Exelon

"Satsop Nuclear Power Plant" by Flickr User Tony Webster / (CC BY 2.0)

Exelon Generation says it has formally notified a grid operator of its plans to retire the Quad-Cities Generating Station, one of two Illinois nuclear plants it intends to shut down.

The Quad-City Times reports that the step announced Thursday is one of several procedural notifications Exelon has to make before closing the station in Cordova and another in Clinton.

The company announced on June 2 that it planned to close the plants after the state Legislature failed to approve a financial-support plan.

Exelon To Close Two Illinois Nuclear Plants

Jun 2, 2016
Exelon

Exelon Corp. says it will move forward with plans to shut two Illinois nuclear plants after the Illinois Legislature didn't act on its request for financial support. 

The company announced it will close the Clinton Power Station in Clinton on June 1, 2017, and the Quad Cities Generating Station in Cordova on June 1, 2018. 

Exelon says the locations are its best-performing plants but they have lost $800 million over the last seven years. About 1,500 people work at the plants. 

Exelon

Nuclear energy workers were in Springfield Tuesday in a last-ditch effort to save two of Exelon's Illinois plants.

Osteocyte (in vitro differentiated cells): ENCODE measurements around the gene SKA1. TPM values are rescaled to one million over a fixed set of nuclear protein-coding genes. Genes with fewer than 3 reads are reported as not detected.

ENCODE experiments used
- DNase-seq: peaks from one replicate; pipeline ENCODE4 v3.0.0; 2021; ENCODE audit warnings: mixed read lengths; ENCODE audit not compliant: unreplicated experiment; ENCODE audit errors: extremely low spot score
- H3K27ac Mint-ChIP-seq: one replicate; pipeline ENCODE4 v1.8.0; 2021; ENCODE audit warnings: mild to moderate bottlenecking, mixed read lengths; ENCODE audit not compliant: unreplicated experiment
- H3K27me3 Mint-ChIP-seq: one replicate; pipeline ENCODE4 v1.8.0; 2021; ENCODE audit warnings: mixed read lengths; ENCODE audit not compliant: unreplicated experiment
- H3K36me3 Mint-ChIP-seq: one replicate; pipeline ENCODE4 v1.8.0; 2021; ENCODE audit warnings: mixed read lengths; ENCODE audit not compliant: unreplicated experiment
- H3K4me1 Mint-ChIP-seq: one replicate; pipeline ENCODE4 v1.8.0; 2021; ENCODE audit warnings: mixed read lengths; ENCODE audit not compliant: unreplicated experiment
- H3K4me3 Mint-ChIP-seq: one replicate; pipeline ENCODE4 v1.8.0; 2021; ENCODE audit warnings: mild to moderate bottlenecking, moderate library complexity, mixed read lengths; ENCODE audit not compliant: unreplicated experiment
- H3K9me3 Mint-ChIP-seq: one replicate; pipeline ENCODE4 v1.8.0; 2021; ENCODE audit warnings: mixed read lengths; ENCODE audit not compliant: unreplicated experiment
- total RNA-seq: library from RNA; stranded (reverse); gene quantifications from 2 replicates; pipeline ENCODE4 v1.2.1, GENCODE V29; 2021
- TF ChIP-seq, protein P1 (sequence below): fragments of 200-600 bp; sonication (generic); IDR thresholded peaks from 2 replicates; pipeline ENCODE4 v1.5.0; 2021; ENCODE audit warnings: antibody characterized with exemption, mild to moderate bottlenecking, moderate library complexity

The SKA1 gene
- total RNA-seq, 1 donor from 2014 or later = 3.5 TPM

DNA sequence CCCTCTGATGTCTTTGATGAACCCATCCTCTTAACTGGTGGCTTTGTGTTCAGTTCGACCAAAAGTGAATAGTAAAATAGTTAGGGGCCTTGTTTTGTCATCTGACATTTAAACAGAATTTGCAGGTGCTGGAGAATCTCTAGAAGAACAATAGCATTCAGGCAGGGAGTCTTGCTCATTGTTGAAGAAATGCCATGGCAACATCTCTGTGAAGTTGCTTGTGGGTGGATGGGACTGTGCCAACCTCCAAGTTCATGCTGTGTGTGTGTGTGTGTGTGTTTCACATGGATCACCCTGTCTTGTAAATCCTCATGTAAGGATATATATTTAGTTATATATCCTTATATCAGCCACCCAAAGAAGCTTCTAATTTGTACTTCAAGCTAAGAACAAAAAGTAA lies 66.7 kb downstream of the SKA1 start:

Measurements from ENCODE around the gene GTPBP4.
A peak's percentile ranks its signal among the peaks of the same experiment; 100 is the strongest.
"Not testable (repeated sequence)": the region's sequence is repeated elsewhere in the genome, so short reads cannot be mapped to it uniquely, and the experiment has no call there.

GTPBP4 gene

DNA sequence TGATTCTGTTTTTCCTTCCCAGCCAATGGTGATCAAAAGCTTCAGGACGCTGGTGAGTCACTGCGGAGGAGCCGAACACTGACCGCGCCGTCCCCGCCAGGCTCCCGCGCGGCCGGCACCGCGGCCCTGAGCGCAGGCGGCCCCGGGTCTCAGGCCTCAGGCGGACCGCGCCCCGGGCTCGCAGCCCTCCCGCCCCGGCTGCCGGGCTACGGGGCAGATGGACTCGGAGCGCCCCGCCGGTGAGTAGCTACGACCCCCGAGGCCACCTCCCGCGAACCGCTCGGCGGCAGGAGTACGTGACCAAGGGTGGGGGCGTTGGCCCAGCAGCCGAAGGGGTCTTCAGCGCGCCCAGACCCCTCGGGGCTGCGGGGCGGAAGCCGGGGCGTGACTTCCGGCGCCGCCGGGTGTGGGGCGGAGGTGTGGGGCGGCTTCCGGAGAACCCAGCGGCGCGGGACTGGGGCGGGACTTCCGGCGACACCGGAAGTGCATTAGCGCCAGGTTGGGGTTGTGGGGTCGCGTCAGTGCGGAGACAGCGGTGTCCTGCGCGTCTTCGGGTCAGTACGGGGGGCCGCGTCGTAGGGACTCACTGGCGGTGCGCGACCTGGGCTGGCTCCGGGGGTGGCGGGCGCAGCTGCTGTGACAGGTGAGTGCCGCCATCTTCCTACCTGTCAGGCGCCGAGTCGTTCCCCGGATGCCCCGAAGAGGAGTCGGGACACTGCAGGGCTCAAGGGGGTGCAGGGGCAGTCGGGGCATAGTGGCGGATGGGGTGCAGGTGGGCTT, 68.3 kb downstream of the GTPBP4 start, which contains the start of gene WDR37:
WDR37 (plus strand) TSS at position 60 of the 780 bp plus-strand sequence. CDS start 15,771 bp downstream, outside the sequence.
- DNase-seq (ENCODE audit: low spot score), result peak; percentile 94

The energy behemoth says that, unless legislators pass a law by the end of this month, it will shut down the plants in Clinton and the Quad Cities.

Jeff Bartz, who's from Colona, says that would lead to a loss of thousands of jobs and wipe out a big part of the regional tax base. Bartz says nuclear power has advantages.

Exelon May Close Clinton And Quad Cities Nuclear Plants

May 16, 2016
Exelon

  Exelon Corporation says it may close two nuclear power plants in Clinton and the Quad Cities due to operating losses. 

The company claims an abundance of natural gas has pushed down the price of electricity so much that their nuclear operations can no longer remain profitable.  To hold off the closure, Exelon and ComEd are sponsoring legislation that would subsidize these two plants through rate increases.  Exelon spokesman Paul Dempsey explains. 

Flickr User James Bowe / "Lightbulb" (CC BY 2.0)

The nuclear, coal and renewable-energy industries find themselves vying for the attention of Illinois lawmakers this legislative session.

Lawmakers are trying to work on the state budget impasse, but energy providers hope they will focus on legislation to deal with Illinois' long-term power needs before the scheduled May 31 adjournment.

The Springfield bureau of Lee Enterprises newspapers reports that all three industries back measures that they say are vital to the state's energy future and economy.

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